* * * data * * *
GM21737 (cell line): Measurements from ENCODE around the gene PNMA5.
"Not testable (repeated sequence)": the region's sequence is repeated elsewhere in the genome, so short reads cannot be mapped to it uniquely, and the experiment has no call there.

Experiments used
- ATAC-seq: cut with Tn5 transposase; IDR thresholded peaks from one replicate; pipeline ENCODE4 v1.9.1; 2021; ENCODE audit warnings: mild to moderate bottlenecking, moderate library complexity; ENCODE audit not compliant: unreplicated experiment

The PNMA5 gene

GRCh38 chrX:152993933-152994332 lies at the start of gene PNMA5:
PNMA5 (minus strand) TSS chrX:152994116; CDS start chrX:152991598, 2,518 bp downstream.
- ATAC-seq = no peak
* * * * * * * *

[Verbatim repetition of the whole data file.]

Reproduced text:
GM21737 (cell line): Measurements from ENCODE around the gene PNMA5.
"Not testable (repeated sequence)": the region's sequence is repeated elsewhere in the genome, so short reads cannot be mapped to it uniquely, and the experiment has no call there.

Experiments used
- ATAC-seq: cut with Tn5 transposase; IDR thresholded peaks from one replicate; pipeline ENCODE4 v1.9.1; 2021; ENCODE audit warnings: mild to moderate bottlenecking, moderate library complexity; ENCODE audit not compliant: unreplicated experiment

The PNMA5 gene

GRCh38 chrX:152993933-152994332 lies at the start of gene PNMA5:
PNMA5 (minus strand) TSS chrX:152994116; CDS start chrX:152991598, 2,518 bp downstream.
- ATAC-seq = no peak